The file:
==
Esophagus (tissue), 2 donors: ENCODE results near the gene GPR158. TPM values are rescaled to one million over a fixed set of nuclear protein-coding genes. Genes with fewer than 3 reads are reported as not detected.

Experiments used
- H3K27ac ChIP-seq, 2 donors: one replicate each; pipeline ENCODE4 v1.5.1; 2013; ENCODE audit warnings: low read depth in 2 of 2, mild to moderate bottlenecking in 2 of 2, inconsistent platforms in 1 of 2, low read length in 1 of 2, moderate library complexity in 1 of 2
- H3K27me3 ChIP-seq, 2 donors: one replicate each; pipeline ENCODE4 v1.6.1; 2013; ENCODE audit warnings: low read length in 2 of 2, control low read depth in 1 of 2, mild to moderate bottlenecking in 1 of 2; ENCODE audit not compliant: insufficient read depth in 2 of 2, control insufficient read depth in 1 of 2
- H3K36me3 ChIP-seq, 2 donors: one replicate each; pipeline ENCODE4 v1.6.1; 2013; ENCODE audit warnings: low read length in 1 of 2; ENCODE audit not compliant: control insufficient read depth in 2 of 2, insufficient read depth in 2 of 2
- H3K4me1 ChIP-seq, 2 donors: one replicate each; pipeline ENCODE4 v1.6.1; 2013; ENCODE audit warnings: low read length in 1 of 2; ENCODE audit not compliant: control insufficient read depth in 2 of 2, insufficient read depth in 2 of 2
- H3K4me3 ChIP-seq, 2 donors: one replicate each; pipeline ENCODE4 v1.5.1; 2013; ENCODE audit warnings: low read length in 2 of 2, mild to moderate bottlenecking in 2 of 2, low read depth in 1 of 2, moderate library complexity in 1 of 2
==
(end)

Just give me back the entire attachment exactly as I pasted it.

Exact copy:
Esophagus (tissue), 2 donors: ENCODE results near the gene GPR158. TPM values are rescaled to one million over a fixed set of nuclear protein-coding genes. Genes with fewer than 3 reads are reported as not detected.

Experiments used
- H3K27ac ChIP-seq, 2 donors: one replicate each; pipeline ENCODE4 v1.5.1; 2013; ENCODE audit warnings: low read depth in 2 of 2, mild to moderate bottlenecking in 2 of 2, inconsistent platforms in 1 of 2, low read length in 1 of 2, moderate library complexity in 1 of 2
- H3K27me3 ChIP-seq, 2 donors: one replicate each; pipeline ENCODE4 v1.6.1; 2013; ENCODE audit warnings: low read length in 2 of 2, control low read depth in 1 of 2, mild to moderate bottlenecking in 1 of 2; ENCODE audit not compliant: insufficient read depth in 2 of 2, control insufficient read depth in 1 of 2
- H3K36me3 ChIP-seq, 2 donors: one replicate each; pipeline ENCODE4 v1.6.1; 2013; ENCODE audit warnings: low read length in 1 of 2; ENCODE audit not compliant: control insufficient read depth in 2 of 2, insufficient read depth in 2 of 2
- H3K4me1 ChIP-seq, 2 donors: one replicate each; pipeline ENCODE4 v1.6.1; 2013; ENCODE audit warnings: low read length in 1 of 2; ENCODE audit not compliant: control insufficient read depth in 2 of 2, insufficient read depth in 2 of 2
- H3K4me3 ChIP-seq, 2 donors: one replicate each; pipeline ENCODE4 v1.5.1; 2013; ENCODE audit warnings: low read length in 2 of 2, mild to moderate bottlenecking in 2 of 2, low read depth in 1 of 2, moderate library complexity in 1 of 2